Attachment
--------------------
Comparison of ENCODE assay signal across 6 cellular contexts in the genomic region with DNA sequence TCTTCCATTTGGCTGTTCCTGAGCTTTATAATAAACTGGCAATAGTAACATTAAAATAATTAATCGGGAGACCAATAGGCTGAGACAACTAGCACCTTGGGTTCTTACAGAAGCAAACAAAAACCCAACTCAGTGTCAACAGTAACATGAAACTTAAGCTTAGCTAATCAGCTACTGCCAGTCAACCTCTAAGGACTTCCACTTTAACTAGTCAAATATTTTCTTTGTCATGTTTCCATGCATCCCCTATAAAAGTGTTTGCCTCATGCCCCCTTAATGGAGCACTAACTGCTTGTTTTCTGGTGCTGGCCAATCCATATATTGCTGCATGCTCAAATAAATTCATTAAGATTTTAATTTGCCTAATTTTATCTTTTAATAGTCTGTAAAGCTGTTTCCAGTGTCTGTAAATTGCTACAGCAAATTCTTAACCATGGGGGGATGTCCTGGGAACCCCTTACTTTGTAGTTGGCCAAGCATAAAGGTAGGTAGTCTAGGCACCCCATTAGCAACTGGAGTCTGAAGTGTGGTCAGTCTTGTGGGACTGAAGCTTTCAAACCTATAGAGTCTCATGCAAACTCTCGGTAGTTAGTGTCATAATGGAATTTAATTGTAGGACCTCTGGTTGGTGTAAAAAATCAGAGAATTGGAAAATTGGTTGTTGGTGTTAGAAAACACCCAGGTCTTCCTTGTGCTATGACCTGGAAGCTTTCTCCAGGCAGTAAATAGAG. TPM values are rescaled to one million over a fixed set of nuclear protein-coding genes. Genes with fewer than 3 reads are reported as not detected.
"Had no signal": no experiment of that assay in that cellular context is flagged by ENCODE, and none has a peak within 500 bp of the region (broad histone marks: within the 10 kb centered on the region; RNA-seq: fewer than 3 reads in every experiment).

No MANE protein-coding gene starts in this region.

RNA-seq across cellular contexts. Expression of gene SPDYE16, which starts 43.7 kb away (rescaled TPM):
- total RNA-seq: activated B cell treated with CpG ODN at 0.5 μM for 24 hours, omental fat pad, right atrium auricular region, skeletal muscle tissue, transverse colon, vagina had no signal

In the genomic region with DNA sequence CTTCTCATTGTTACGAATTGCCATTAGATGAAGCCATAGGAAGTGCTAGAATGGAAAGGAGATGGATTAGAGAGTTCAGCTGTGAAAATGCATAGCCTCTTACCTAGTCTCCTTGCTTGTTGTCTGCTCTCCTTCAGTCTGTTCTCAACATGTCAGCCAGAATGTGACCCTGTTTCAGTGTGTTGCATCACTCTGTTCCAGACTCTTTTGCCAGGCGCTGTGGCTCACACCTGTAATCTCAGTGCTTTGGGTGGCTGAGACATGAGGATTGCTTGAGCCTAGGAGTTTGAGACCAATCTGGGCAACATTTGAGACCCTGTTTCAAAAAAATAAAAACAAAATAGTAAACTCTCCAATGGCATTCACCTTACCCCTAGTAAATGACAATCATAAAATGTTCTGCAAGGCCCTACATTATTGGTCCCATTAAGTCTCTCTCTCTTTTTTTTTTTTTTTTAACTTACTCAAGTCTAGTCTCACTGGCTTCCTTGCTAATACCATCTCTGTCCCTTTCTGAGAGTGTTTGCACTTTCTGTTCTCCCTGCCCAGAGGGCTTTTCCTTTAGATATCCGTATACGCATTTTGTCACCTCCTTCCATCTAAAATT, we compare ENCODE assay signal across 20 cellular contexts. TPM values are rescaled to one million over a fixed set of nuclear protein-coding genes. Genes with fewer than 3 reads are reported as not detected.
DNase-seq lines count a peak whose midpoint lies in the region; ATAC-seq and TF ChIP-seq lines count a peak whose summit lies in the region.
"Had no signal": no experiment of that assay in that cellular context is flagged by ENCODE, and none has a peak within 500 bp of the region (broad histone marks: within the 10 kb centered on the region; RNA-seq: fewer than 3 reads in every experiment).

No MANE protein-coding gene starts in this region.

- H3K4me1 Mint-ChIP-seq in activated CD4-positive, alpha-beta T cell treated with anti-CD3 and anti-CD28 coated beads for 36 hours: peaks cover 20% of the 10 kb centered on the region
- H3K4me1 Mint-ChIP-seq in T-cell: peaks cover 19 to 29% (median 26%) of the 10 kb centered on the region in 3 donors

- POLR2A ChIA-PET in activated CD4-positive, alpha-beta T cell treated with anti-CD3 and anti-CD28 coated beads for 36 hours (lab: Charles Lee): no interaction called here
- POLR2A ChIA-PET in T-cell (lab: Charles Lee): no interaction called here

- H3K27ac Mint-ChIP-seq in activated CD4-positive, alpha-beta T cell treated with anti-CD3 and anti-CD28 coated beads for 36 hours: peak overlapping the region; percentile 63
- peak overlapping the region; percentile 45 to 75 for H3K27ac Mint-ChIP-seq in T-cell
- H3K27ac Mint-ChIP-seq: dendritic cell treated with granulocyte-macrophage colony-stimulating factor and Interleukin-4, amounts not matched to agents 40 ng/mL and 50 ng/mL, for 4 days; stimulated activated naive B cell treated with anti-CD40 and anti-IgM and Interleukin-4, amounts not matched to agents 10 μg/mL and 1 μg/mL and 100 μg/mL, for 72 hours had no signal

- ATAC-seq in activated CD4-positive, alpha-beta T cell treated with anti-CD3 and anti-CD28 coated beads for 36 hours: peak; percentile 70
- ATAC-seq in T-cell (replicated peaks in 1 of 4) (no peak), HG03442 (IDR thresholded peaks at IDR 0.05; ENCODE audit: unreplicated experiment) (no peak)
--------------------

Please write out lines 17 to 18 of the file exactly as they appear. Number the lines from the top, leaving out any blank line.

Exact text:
- ATAC-seq in activated CD4-positive, alpha-beta T cell treated with anti-CD3 and anti-CD28 coated beads for 36 hours: peak; percentile 70
- ATAC-seq in T-cell (replicated peaks in 1 of 4) (no peak), HG03442 (IDR thresholded peaks at IDR 0.05; ENCODE audit: unreplicated experiment) (no peak)